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License to improvise!

Spycraft 2.0 aspires to model the most common situations and actions encountered in the modern genre, and does so with precise detail in order to provide the most comprehensive overview possible. On the other hand, skill descriptions are often described in broad terms to support a variety of genres, time periods, and settings. This dichotomy may leave some players confused about how to handle situations and actions that aren’t immediately y covered.

Don’t panic! As with any RPG, the Game Control may always change or delete rules as he wishes. Many aspects of the skill system — such as Knowledge checks — already allow him to do this. When a skill check isn’t scripted just the right way to handle a situation, or a player tries to do something outside the scope of these rules, the GC should feel free to call for one or more skill checks of any type, using any skill and attribute combination, with any modifiers and special rules he likes.

As an example, tailing someone in a vehicle might require a Drive check with a synergy bonus from Sneak (despite the fact that the scripted rules don’t mention this relationship). Ultimately, it’s more important that the game match your vision than the other way around.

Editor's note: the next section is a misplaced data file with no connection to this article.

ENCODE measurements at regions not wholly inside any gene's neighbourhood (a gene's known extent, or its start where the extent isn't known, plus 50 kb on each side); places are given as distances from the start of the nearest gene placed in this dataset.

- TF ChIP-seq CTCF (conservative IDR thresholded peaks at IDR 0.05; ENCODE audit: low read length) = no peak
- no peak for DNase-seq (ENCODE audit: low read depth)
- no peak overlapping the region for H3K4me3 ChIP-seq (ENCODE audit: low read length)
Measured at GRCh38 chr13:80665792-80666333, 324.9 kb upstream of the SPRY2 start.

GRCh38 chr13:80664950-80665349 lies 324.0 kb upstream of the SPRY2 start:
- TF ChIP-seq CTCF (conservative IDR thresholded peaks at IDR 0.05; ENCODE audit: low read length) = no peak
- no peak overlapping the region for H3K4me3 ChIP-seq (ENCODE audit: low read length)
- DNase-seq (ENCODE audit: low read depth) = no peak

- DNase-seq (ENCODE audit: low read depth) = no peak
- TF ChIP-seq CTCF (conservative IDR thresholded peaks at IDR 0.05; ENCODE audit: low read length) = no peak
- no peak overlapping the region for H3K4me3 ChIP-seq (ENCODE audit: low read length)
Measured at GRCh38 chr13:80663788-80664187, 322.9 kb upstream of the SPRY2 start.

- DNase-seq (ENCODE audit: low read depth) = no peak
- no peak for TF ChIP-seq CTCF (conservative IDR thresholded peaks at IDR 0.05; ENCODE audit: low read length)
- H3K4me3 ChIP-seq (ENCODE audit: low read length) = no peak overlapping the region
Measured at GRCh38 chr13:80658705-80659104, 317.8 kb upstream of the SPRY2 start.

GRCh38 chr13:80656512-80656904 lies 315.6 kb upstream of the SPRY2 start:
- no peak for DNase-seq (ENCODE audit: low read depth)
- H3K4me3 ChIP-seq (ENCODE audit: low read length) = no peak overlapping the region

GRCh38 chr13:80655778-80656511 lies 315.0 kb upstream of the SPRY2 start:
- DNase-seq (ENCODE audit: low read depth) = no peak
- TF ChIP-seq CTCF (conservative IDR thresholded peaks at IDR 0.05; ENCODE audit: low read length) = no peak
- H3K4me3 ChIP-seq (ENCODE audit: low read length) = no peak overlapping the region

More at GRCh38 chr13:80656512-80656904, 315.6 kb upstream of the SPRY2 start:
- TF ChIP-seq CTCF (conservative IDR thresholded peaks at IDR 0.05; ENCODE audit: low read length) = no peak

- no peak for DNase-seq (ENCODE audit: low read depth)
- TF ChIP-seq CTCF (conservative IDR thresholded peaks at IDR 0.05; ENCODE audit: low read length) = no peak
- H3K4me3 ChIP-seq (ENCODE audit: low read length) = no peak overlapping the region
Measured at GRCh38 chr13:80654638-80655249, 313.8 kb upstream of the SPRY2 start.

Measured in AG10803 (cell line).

Skills and skill checks are two different things. A character purchases skill ranks in a skill, which in turn offers him one or more named skill checks he can make with those ranks, using one or two key attributes. For example, the Acrobatics skill governs Balance, Falling, Jump, Maneuver (Personal Vehicle), Skydiving, and Tumble checks.

This helpfully provides a shorthand way to refer to any skill check in the game, but with 30 skills and almost 100 skill checks, it can become confusing. To ease the burden, we often refer to skill checks after their parent skill name when they’re first introduced in each section (e.g. “Acrobatics/Skydiving”).

Occasionally, the rules call for an undefined skill check. This is a check without a scripted description — for example, “Falsify (Int).” In such cases, the check follows all standard skill rules, using the key attribute in the parentheses, but no scripted check description applies.

If you ever get confused or don’t know where to find the rules for a skill check, simply refer to Table 2.3: Skill Check References (see page 90).